Ryan England was one of those kids who willingly ate his veggies. Now he’s making sure a lot more Ferndale-area folks can enjoy fresh produce.
The 16-year-old Custer resident, a junior at Ferndale High, initially thought he would be one of three students growing vegetables for Ferndale Food Bank. But others joined in, raising vegetables in more than a dozen gardens.
By the end of the growing season, which went from March to August in our first year, we had 20 students participating and we had delivered 1,181 pounds.Ryan England
“I was amazed when a number of students came to me, indicating an interest in working with us,” England says. “By the end of the growing season, which went from March to August in our first year, we had 20 students participating and we had delivered 1,181 pounds.”
“All 20 have indicated to me they want to return to the project this year,” he says.
England and his supporters also raised $1,494 for the food bank through a pie sale last holiday season, and plans for this season include installing a “hoop house” for growing vegetables at Ferndale Friendship Community Garden.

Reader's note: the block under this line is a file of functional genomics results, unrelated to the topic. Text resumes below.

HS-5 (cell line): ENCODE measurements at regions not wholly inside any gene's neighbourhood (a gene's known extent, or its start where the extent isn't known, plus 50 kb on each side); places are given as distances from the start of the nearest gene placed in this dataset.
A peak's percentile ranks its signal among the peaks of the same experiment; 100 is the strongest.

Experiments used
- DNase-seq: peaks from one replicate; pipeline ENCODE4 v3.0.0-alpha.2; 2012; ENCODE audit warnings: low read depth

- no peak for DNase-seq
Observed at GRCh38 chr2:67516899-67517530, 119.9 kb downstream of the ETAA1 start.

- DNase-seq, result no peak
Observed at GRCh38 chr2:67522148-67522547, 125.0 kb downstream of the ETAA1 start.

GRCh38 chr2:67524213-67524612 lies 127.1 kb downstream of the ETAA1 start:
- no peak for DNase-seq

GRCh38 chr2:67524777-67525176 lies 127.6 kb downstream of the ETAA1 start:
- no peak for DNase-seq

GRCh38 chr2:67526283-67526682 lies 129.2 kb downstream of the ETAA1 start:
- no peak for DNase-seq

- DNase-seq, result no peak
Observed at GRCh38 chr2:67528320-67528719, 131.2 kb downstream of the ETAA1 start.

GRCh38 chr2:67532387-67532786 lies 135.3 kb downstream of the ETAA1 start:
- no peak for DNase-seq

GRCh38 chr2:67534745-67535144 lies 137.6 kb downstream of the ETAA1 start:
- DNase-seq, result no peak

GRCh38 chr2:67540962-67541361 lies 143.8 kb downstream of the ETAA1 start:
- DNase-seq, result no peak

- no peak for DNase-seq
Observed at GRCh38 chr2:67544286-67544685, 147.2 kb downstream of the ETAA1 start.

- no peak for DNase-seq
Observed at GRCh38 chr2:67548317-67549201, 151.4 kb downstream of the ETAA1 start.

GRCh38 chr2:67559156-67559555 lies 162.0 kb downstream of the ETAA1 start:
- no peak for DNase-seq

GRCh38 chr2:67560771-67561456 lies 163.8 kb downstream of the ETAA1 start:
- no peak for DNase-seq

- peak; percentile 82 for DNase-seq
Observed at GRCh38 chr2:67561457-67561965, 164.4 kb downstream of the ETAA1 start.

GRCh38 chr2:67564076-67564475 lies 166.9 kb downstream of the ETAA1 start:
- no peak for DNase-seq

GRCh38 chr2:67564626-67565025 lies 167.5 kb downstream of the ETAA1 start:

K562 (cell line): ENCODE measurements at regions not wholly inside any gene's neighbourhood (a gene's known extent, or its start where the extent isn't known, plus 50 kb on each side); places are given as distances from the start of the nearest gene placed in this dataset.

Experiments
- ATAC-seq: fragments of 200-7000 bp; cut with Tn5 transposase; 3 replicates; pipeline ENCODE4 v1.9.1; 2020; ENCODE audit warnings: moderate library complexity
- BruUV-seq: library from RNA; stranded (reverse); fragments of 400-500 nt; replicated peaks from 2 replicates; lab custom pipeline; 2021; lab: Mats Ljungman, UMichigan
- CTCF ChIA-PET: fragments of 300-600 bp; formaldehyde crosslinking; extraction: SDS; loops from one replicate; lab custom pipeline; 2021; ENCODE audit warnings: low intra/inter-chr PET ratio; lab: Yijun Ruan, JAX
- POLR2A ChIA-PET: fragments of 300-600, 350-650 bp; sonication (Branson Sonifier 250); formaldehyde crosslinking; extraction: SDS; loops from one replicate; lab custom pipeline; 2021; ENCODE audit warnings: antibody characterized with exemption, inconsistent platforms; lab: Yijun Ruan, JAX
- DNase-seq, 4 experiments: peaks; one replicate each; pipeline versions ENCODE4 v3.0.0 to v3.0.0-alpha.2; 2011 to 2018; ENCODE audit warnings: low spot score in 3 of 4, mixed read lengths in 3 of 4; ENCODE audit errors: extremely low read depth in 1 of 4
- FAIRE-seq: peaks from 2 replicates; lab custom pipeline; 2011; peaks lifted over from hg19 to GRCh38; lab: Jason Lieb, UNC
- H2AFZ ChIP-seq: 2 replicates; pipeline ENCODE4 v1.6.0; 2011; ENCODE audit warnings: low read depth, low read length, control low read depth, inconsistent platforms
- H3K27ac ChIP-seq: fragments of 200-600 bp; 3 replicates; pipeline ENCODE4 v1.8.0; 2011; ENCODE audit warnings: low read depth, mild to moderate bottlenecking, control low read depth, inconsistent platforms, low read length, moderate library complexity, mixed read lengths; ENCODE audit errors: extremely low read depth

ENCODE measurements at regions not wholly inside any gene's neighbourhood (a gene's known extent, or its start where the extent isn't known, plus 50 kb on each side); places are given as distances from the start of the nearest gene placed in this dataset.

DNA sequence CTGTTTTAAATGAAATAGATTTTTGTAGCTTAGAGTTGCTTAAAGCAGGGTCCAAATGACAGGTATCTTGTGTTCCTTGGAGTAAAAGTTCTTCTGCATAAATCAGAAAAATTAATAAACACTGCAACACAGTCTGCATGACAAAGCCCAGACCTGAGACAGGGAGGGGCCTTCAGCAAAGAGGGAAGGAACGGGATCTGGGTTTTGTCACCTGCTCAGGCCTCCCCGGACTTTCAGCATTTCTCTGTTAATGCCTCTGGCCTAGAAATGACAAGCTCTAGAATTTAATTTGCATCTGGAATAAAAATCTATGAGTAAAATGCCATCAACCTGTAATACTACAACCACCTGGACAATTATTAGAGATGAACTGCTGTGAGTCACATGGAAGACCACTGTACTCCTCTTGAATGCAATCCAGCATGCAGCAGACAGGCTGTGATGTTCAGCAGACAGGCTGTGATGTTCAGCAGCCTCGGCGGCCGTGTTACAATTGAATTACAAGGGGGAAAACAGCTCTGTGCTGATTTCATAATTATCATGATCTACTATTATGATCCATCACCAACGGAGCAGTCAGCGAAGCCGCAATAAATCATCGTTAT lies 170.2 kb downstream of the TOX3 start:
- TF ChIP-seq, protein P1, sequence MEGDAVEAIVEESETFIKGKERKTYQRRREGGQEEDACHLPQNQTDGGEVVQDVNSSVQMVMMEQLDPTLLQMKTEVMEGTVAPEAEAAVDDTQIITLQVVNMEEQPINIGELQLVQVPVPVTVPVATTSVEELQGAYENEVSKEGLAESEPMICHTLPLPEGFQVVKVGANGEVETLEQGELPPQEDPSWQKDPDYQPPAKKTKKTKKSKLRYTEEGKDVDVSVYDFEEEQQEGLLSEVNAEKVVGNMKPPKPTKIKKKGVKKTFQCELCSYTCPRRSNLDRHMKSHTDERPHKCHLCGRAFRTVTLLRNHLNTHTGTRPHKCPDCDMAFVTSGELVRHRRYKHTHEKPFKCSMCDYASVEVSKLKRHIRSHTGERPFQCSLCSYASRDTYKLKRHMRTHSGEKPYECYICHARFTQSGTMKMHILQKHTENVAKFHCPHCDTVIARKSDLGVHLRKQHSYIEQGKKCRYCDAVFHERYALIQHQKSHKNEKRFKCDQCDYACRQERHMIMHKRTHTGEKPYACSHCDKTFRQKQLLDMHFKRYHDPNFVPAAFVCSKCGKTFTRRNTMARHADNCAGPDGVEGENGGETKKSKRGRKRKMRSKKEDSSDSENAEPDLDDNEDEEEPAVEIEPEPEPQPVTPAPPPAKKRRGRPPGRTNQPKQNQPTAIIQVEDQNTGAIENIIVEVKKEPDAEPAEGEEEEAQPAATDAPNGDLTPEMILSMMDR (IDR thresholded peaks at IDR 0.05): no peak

I became aware of different crops when I was in grade school. Dad talked with me about agriculture and we would evaluate different kinds of crops by the side of the road.Ryan England
England calls the project S.H.I.F.T. - for “Sustainable, Healthy, Informational, Friendships and Thrive” - and he wants to train younger students to take his place as program coordinators after he graduates from Ferndale in 2017.
The son of Kirk and Sabrina England, he wants to major in agricultural engineering at the University of Nebraska or Iowa State University.
“I plan to go into water and resource management as a career,” says England, who has a 3.6 grade-point average, plays eight musical instruments, and sings bass in the school choir.
“I became aware of different crops when I was in grade school,” he says. “Dad talked with me about agriculture and we would evaluate different kinds of crops by the side of the road.”
England began researching local food insecurity when he was a sophomore. His family lives on five acres, so he realized he could do something about local food challenges.
He and two fellow students, Kevin Rietveld (now a junior) and Elizabeth Hand (now a senior), began planting and caring for a garden.
“Suzanne Nevan, the director of the Ferndale Food Bank, was elated when we brought in our first donation, which was 40 pounds of several different types of vegetables,” England says. “She was super happy and it was a very satisfying experience for us. It was something different in our lives.”
To learn more about S.H.I.F.T., go to shiftfoods.org.
To volunteer, email Ryan England at email@example.com